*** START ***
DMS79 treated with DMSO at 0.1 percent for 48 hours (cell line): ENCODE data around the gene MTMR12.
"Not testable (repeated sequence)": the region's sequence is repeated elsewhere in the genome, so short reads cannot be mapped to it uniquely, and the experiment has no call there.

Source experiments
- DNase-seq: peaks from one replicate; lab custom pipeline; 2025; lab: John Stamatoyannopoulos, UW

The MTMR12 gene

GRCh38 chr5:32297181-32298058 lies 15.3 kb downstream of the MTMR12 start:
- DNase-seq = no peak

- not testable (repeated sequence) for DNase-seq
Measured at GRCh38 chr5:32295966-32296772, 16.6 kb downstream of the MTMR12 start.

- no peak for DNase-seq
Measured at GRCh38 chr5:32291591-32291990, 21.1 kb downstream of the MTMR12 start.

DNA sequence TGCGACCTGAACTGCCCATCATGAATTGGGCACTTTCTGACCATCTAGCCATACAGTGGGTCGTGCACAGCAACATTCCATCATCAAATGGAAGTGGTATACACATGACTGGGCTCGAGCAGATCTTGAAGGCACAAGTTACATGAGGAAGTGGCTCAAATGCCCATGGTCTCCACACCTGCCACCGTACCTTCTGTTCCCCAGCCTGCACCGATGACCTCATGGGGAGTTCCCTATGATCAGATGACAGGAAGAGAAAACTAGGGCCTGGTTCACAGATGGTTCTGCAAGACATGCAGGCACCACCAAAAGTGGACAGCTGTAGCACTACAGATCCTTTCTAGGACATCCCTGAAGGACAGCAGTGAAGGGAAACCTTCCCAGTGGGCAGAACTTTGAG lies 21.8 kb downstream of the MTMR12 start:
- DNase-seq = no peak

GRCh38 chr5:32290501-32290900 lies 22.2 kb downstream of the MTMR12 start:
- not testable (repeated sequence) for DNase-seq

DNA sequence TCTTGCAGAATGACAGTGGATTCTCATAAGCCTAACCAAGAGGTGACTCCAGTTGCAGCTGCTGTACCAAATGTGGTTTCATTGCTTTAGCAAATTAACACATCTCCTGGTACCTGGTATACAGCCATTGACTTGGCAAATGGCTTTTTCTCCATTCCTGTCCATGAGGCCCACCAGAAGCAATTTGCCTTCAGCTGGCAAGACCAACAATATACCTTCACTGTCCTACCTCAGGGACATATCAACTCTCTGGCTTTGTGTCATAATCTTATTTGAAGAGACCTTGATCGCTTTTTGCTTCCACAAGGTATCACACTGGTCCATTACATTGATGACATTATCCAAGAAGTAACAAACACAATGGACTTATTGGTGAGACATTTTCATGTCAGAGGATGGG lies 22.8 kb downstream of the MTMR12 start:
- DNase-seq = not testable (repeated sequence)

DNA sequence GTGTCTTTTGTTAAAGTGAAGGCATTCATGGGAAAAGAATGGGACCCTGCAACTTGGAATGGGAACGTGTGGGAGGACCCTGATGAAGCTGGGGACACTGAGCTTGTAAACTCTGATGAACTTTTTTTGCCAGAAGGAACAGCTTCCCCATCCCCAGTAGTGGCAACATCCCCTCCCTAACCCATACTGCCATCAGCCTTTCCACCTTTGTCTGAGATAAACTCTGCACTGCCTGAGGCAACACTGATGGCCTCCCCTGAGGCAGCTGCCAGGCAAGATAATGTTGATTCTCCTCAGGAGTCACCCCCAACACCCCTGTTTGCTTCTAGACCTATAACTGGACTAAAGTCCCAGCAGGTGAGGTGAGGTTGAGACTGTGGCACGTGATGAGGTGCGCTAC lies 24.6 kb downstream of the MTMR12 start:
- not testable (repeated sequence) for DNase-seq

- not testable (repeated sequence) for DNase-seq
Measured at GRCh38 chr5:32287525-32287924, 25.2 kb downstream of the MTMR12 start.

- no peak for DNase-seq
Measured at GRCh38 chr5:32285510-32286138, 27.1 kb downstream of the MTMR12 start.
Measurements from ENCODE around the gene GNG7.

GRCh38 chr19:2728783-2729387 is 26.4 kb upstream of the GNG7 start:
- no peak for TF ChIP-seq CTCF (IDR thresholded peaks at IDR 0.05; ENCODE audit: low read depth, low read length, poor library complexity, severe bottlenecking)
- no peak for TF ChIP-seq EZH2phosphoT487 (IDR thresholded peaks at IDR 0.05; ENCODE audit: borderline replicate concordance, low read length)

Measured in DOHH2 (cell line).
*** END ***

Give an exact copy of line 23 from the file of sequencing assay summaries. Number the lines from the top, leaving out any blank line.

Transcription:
Measured at GRCh38 chr5:32285510-32286138, 27.1 kb downstream of the MTMR12 start.